Analysis of Rheological Behavior by the Method Squeeze Flow in Mortars Incorporated with Ornamental Stone Residue

  • G. C. M. AzevedoEmail author
  • P. I. Moreira
  • L. F. Ciribelli
  • G. C. Xavier
  • J. Alexandre
  • A. R. G. Azevedo
  • S. N. Monteiro
Conference paper
Part of the The Minerals, Metals & Materials Series book series (MMMS)


The objective of this study was the analysis of the multiple use mortars incorporated to the ornamental stone residue (OSR), in the city of Santo Antônio de Pádua/RJ. The squeeze flow method was used to understand its main rheological characteristics. This process was performed by replacing sand by the stone residue in the percentages of 10, 15 and 20%, including Portland cement of type CP II and type CP III. In this way, the wide range of consistency, as well as, the influence of speeds proposed by the method squeeze flow, the influence of the rock residue and the influence of the mentioned cements were analyzed.


Ornamental stone residue Mortar Fluid state 


  1. 1.
    Moreira JMS, Manhães JPVT, Holanda JNF (2005) Reutilization of ornamental from the Fluminense Northwest in red ceramics. Ceramics 51:180–186CrossRefGoogle Scholar
  2. 2.
    de Eduardo Augusto C et al (2002) Use of fine residues from the sawmills of Santo Antônio de Pádua/RJ. In: III symposium of Northeastern ornamental stones—SRONE, p 1–8Google Scholar
  3. 3.
    Brazilian Association of Technical Standards—ABNT (Associação Brasileira de Normas Técnicas) (2005) NBR 13276: Mortars for laying and coating of walls and ceilings—Preparation of the mixture and determination of the consistency index. Rio de JaneiroGoogle Scholar
  4. 4.
    Brazilian Association of Technical Standards—ABNT (Associação Brasileira de Normas Técnicas) (2010) NBR 15839: Mortars for laying and coating of walls and ceilings—Rheological by the squeeze flow method. Rio de JaneiroGoogle Scholar
  5. 5.
    Cardoso F, John VM, Pileggi RG (2009) Rheological behavior of mortars under different squeezing rates. Cem Res 39:748–753CrossRefGoogle Scholar
  6. 6.
    Stolz CM, Masuero AB, Pagnussat DT, Kirchheim AP (2016) Influence of substrate texture on the tensile and shear bond of rendering mortars. Constr Build Mater 128:298–307CrossRefGoogle Scholar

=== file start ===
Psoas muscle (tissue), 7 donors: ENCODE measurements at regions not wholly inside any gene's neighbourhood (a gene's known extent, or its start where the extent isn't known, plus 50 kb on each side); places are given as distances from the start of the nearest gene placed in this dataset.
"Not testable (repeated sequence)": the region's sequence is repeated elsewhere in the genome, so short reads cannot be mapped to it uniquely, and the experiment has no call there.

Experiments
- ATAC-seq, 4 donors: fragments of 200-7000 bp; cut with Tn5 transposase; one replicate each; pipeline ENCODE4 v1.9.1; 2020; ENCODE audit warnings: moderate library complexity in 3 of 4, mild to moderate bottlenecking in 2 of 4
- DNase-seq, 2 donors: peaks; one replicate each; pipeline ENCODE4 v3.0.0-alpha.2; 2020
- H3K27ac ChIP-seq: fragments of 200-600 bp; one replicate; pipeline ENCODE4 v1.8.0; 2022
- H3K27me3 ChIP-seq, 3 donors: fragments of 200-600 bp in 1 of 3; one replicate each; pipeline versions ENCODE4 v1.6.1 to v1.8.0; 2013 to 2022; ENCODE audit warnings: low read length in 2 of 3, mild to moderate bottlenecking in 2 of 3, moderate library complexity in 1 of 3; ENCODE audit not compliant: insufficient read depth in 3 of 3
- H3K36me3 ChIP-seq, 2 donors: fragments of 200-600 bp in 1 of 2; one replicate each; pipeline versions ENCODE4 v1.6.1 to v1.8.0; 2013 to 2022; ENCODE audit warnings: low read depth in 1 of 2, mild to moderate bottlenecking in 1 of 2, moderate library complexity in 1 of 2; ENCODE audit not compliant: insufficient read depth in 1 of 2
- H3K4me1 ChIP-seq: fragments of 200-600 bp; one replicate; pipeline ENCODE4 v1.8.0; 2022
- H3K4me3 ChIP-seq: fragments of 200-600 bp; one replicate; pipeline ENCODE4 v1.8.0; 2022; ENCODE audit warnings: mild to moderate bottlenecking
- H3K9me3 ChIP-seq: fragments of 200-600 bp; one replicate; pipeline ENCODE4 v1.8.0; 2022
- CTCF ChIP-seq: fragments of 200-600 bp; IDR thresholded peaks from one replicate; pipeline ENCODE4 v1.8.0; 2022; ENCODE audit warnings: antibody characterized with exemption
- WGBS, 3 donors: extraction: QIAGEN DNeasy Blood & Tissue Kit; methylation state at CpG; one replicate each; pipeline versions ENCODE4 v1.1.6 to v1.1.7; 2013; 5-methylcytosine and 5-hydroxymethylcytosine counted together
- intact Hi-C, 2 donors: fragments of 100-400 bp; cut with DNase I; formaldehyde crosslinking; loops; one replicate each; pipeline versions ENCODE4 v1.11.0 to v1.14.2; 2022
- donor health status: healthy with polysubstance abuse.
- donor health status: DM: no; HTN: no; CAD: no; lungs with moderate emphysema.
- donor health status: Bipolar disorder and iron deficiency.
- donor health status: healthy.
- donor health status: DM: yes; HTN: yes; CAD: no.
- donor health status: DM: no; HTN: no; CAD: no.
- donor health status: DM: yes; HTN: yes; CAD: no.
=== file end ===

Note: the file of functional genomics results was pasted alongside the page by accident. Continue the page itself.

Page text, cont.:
7. 7.
    Mattana AJ, Pereira E, da Costa MRMM (2013) Influence of coating constituents on their rheological. UEPG, Ciências Exatas e da Terra, Ponta Grossa, vol 19, pp 33–44Google Scholar
  8. 8.
    Cardoso F, John VM, Pileggi RG, Banfill PFG (2013) Characterisation of rendering mortars by squeeze-flow and rotational rheometry. Cem Res 57:79–87CrossRefGoogle Scholar
  9. 9.
    Costa EBC, Antunes RPN, Pileggi RG, John VM (2010) Evaluation of the effect of rheology and on . 3ª Congresso Português de argamassas de construçãoGoogle Scholar
  10. 10.
    Azevedo ARG, Alexandre J, Zanelato EB, Marvila MT (2017) Influence of incorporation of glass on the rheological of adhesive. Construct Build Mater 148:359–368Google Scholar

Copyright information

© The Minerals, Metals & Materials Society 2019

Authors and Affiliations

  • G. C. M. Azevedo
    • 1
    Email author
  • P. I. Moreira
    • 2
  • L. F. Ciribelli
    • 2
  • G. C. Xavier
    • 2
  • J. Alexandre
    • 2
  • A. R. G. Azevedo
    • 3
    • 4
  • S. N. Monteiro
    • 5
  1. 1.FASAP - Sr. Anthony’s College of PaduaSanto Antônio de Pádua, Rio de JaneiroBrazil
  2. 2.LECIV – Civil Engineering LaboratoryUENF - State University of the Northern Rio de JaneiroCampos dos Goytacazes, Rio de JaneiroBrazil
  3. 3.TER – Department of Agricultural Engineering and EnvironmentUFF - Federal Fluminense UniversityNiterói, Rio de JaneiroBrazil
  4. 4.DIRINF – Directorate of Infrastructure RectoryIFF - Federal Institute FlumineseCampos Dos Goytacazes, Rio de JaneiroBrazil
  5. 5.Department of Materials ScienceIME - Military Institute of EngineeringRio de JaneiroBrazil

Personalised recommendations